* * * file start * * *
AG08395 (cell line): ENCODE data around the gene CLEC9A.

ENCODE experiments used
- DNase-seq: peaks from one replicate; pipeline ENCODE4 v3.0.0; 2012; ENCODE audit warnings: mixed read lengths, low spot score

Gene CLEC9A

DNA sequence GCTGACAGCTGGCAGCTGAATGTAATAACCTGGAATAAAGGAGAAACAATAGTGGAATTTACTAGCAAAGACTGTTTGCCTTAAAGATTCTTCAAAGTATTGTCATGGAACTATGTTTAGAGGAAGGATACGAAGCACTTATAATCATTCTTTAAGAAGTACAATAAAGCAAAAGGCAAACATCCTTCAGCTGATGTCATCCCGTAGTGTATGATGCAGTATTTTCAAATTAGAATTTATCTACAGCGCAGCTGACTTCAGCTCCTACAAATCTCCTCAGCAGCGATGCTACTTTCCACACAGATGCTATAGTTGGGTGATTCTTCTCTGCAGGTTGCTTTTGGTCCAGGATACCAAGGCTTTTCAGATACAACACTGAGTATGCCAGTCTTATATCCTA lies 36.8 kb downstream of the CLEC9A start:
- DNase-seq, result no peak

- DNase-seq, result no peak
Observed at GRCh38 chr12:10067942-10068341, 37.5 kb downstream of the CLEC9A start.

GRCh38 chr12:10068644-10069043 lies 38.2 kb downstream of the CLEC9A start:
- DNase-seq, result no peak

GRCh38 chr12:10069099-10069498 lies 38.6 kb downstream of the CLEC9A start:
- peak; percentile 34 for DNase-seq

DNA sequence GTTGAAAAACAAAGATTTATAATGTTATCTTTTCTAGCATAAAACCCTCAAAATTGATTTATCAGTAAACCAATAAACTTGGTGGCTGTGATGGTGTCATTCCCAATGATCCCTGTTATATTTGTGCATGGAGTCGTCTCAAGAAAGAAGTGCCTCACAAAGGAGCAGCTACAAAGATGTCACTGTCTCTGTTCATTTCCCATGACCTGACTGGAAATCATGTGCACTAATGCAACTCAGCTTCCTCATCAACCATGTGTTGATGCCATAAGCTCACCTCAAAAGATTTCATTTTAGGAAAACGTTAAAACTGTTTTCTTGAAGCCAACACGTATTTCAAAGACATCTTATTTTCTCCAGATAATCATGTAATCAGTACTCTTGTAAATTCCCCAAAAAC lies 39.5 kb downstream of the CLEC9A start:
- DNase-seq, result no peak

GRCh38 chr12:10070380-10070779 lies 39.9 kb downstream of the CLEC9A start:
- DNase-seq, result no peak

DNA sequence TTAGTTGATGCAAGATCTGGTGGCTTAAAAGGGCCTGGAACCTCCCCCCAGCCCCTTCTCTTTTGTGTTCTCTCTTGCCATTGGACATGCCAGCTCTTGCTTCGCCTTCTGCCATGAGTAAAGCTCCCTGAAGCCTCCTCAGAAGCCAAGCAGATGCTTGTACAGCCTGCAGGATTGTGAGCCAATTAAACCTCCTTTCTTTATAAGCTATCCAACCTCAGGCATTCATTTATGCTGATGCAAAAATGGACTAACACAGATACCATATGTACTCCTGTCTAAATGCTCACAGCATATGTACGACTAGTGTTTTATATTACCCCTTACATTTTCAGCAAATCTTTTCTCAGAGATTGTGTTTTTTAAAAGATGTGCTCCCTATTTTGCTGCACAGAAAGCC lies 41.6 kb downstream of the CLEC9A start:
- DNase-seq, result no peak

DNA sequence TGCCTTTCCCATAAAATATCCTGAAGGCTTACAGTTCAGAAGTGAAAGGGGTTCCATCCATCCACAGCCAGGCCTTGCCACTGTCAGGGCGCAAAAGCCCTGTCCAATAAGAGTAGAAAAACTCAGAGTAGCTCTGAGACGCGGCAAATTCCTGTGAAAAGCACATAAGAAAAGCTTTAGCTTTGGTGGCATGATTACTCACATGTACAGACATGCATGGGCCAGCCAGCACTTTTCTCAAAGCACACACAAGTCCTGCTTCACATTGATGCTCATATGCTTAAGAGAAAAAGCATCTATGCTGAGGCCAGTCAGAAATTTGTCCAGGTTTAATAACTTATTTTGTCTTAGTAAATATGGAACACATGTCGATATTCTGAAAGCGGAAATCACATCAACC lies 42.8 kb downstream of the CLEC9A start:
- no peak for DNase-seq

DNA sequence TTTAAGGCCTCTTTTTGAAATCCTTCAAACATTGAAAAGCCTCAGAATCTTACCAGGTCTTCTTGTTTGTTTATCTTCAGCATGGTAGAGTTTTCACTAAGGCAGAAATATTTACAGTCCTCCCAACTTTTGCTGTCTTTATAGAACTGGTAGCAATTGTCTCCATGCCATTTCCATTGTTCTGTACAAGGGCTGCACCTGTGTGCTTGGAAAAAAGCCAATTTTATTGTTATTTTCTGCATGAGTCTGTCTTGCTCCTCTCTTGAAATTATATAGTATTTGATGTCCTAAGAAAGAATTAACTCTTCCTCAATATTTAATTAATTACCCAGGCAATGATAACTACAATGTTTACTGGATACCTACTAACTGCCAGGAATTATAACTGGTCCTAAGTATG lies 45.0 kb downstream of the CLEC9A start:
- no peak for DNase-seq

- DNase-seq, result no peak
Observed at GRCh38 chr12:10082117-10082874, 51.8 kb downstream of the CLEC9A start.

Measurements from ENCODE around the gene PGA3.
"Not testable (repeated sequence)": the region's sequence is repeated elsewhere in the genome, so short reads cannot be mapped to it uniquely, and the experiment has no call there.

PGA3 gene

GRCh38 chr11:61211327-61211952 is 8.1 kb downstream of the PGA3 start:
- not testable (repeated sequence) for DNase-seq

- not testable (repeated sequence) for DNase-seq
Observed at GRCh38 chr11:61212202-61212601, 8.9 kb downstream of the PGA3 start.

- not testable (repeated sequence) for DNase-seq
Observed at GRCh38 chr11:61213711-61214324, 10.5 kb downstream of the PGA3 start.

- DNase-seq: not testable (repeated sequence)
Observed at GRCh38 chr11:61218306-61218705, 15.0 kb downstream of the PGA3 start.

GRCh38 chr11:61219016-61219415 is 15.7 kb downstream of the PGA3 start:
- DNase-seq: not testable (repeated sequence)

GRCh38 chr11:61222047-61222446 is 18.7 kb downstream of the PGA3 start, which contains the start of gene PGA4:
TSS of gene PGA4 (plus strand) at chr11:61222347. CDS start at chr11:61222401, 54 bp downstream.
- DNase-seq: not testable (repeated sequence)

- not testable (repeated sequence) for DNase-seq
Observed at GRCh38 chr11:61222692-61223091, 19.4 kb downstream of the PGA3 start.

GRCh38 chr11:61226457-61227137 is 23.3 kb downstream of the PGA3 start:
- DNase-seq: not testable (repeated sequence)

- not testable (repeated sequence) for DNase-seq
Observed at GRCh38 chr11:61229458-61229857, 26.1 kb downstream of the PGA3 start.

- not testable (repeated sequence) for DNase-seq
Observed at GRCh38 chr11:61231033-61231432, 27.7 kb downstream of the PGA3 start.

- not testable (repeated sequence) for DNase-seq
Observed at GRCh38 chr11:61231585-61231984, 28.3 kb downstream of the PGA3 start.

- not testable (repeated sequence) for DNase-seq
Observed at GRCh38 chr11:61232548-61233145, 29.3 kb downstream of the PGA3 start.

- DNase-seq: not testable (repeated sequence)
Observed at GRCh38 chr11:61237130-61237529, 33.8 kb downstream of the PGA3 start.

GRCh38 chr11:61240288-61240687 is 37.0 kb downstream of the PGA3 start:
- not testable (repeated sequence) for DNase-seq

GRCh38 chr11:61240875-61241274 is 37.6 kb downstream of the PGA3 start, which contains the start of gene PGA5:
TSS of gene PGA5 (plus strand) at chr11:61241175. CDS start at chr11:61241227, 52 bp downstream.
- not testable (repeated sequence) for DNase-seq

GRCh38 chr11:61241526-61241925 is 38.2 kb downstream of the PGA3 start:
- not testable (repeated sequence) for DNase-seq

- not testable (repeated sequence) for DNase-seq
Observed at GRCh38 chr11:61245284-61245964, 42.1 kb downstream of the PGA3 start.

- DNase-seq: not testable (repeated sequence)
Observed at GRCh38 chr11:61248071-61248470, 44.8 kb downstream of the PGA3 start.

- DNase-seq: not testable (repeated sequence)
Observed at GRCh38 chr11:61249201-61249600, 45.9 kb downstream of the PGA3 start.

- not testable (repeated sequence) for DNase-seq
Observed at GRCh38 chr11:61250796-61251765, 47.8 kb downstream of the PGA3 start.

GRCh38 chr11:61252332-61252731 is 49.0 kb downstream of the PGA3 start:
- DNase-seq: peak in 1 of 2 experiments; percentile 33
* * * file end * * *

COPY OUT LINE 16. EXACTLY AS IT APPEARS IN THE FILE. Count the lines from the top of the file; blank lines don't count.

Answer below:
- DNase-seq, result no peak